Lucia’s Own Hand: Words and Writing in Lucia di Lammermoor

Lucia’s Own Hand: Words and Writing in Lucia di Lammermoor

Beautiful mirrors in the lobby of the Chandler Pavilion.
Beautiful mirrors in the lobby of the Chandler Pavilion.

As Lucia’s pen lifts from her marriage contract she glances from her new husband (Arturo) to her brother (Enrico), both of whom stand to gain political security in the unsure world of fifteenth century Scotland through this marriage. At the same time, from the farthest corner of the stage, a figure rushes into the wedding: of course, it is Lucia’s lover just returned from France, Edgardo. This scene is the hinge upon which Gaetano Donizetti’s opera, Lucia di Lammermoor (1835), turns–Edgardo’s violence, Lucia’s realization, Enrico’s duplicity alter the opera’s trajectory, insuring the tragedy which will befall each. Yet, the true tragedy in this opera lies in the manipulation of Lucia’s hand and the confusing power of the written word to alter perceptions and fates.

There are two examples of the written word in Lucia: the forged letter Enrico gives Lucia to convince her that Edgardo has been unfaithful, and the marriage contract between Lucia and Arturo.

In the LA Opera‘s recent performance of Lucia, the letter that Enrico gives to Lucia to convince her of Edgardo’s unfaithfulness is blood red–the warmest color on stage against the shockingly neon yellow walls. Even though the audience knows from the beginning that the letter is a forgery contrived by Enrico to break Lucia free from Edgardo, it is strange that Lucia accepts it immediately as truth. On one hand, this could be interpreted as Lucia’s faith in her brother or her unfamiliarity with Edgardo’s hand; however, on the other, this could also be interpreted as a comment on the authority of the written word.

Talking about examples of the written word (inscribed texts) in Spanish drama, Charles Oriel writes that the ability to read and write was becoming increasingly common during the fifteenth century, and its “new status, authority, and widespread diffusion of written texts and books” caused confusion and “was starting to be questioned in various ways by culture as a whole.” (Writing and Inscription in Golden Age Drama, 16) Though true of the fifteenth century , by the nineteenth the written word was no longer being questioned. Putting pen to paper or type into print carried an inherent authority, because it was understood as superior and more permanent to orality.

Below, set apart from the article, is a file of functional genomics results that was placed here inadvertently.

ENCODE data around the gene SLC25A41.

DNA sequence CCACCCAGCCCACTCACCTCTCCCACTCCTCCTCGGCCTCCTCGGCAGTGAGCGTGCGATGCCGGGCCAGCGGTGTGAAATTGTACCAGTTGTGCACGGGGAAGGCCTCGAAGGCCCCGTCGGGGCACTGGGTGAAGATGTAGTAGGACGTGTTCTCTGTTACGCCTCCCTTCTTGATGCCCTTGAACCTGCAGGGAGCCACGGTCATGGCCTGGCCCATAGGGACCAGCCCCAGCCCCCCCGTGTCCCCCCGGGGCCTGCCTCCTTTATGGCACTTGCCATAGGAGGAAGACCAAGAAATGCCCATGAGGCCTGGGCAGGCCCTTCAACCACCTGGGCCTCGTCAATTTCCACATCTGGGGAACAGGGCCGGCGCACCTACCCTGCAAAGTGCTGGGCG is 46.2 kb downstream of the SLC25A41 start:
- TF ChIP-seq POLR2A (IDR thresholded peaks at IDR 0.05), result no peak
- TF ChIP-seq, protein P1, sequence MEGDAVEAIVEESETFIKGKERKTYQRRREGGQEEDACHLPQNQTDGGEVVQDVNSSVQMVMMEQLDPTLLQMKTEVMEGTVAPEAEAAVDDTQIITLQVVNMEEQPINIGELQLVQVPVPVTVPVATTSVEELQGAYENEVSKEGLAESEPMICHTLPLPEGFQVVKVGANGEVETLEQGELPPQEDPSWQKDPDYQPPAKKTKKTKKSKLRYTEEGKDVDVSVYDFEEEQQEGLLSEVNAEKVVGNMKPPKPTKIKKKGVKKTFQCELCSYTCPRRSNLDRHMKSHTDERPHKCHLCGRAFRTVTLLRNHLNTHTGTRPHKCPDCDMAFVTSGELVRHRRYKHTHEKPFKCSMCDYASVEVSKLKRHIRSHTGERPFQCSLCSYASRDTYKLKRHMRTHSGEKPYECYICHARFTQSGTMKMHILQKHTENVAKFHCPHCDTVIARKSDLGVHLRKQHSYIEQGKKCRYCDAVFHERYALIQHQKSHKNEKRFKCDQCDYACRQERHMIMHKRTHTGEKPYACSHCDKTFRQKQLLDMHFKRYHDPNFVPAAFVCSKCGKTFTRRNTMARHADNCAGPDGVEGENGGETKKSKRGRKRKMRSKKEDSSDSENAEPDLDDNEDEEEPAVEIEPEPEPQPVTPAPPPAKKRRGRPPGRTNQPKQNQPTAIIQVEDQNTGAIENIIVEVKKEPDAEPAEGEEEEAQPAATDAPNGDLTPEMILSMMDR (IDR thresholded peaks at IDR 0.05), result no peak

The authority Lucia places in the written word, when combined with her trust in her brother and her lover’s protracted silence, makes sense. After reading the letter, in the LA Opera’s staging of Lucia, she crumples the letter in the claw-like grip of her left hand. For the remainder of the scene, when her brother manipulates her, he grabs her left arm, leading her across the stage exactly as he is leading her to marry Arturo. Enrico is using the written word not only as a communicative tool, but as a physical object. The letter’s meaning is derived from both uses: the letter communicated Edgardo’s supposed unfaithfulness and, after reading it, it became an artifact of the betrayal.

In a similar fashion, the marriage contract too was a tool and an artifact. By convincing Lucia to sign it, Enrico manipulates her hand to do what is best for himself–the marriage was a mechanism for his political and economic security. However, when Edgardo returns, the contract becomes the artifact of Lucia’s betrayal, one which he rips into shreds and flings into Lucia’s face.

Yet, this is merely the stage being set for the true tragedy of the play. Lucia’s hand as a vehicle for change and inscriber of texts is powerful; however, this power is only beneficial to those who manipulate her. I assert that after this lesson, she attempts to use that same hand to regain control over her life, undo what her signature had wrought: she uses that hand to kill her new husband. Hereafter she embodies madness, although the audience is led to believe the murder brought on this break with reason, I argue that really it originates from her inability to reconcile the ways the written word has been used against her and her inability to undo the damage her own hand had done.

In the end, both the letter and the contract are ripped to pieces by the men who attempt to manipulate Lucia’s hand. By destroying the letter Enrico renders it more powerful in convincing Lucia to marry Arturo; by destroying the contract Edgardo renders it more powerful in convincing Lucia to kill Arturo. (Ha! Perhaps that is the missing piece of this puzzle: Lucia’s actions are determined by the written word, but it is Arturo’s fate which is sealed by them!) The written word becomes more powerful in the void it leaves behind, at least from the perspective of the manipulated Lucia.

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